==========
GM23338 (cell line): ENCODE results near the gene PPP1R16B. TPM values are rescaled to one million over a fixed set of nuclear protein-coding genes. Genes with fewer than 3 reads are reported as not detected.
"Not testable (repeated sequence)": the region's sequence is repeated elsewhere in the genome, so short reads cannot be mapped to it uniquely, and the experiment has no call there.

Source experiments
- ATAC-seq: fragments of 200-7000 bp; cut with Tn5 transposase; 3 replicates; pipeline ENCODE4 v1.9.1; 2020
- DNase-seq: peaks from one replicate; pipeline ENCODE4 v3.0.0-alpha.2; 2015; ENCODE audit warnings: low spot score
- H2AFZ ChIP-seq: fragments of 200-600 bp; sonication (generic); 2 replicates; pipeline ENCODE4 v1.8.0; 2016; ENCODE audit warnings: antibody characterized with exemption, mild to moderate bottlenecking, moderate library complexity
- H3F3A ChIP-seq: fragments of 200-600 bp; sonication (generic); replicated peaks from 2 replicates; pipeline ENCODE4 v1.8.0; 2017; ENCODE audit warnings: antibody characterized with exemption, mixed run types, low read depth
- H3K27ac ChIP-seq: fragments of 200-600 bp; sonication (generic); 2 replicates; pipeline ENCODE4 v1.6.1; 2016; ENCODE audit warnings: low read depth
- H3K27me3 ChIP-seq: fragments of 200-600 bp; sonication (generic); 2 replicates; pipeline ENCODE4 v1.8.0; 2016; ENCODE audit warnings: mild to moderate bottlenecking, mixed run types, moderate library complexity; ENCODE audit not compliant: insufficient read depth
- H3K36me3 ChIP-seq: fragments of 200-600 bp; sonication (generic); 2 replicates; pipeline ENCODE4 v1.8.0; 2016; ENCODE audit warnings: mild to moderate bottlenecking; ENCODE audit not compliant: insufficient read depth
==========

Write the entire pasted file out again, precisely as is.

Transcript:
GM23338 (cell line): ENCODE results near the gene PPP1R16B. TPM values are rescaled to one million over a fixed set of nuclear protein-coding genes. Genes with fewer than 3 reads are reported as not detected.
"Not testable (repeated sequence)": the region's sequence is repeated elsewhere in the genome, so short reads cannot be mapped to it uniquely, and the experiment has no call there.

Source experiments
- ATAC-seq: fragments of 200-7000 bp; cut with Tn5 transposase; 3 replicates; pipeline ENCODE4 v1.9.1; 2020
- DNase-seq: peaks from one replicate; pipeline ENCODE4 v3.0.0-alpha.2; 2015; ENCODE audit warnings: low spot score
- H2AFZ ChIP-seq: fragments of 200-600 bp; sonication (generic); 2 replicates; pipeline ENCODE4 v1.8.0; 2016; ENCODE audit warnings: antibody characterized with exemption, mild to moderate bottlenecking, moderate library complexity
- H3F3A ChIP-seq: fragments of 200-600 bp; sonication (generic); replicated peaks from 2 replicates; pipeline ENCODE4 v1.8.0; 2017; ENCODE audit warnings: antibody characterized with exemption, mixed run types, low read depth
- H3K27ac ChIP-seq: fragments of 200-600 bp; sonication (generic); 2 replicates; pipeline ENCODE4 v1.6.1; 2016; ENCODE audit warnings: low read depth
- H3K27me3 ChIP-seq: fragments of 200-600 bp; sonication (generic); 2 replicates; pipeline ENCODE4 v1.8.0; 2016; ENCODE audit warnings: mild to moderate bottlenecking, mixed run types, moderate library complexity; ENCODE audit not compliant: insufficient read depth
- H3K36me3 ChIP-seq: fragments of 200-600 bp; sonication (generic); 2 replicates; pipeline ENCODE4 v1.8.0; 2016; ENCODE audit warnings: mild to moderate bottlenecking; ENCODE audit not compliant: insufficient read depth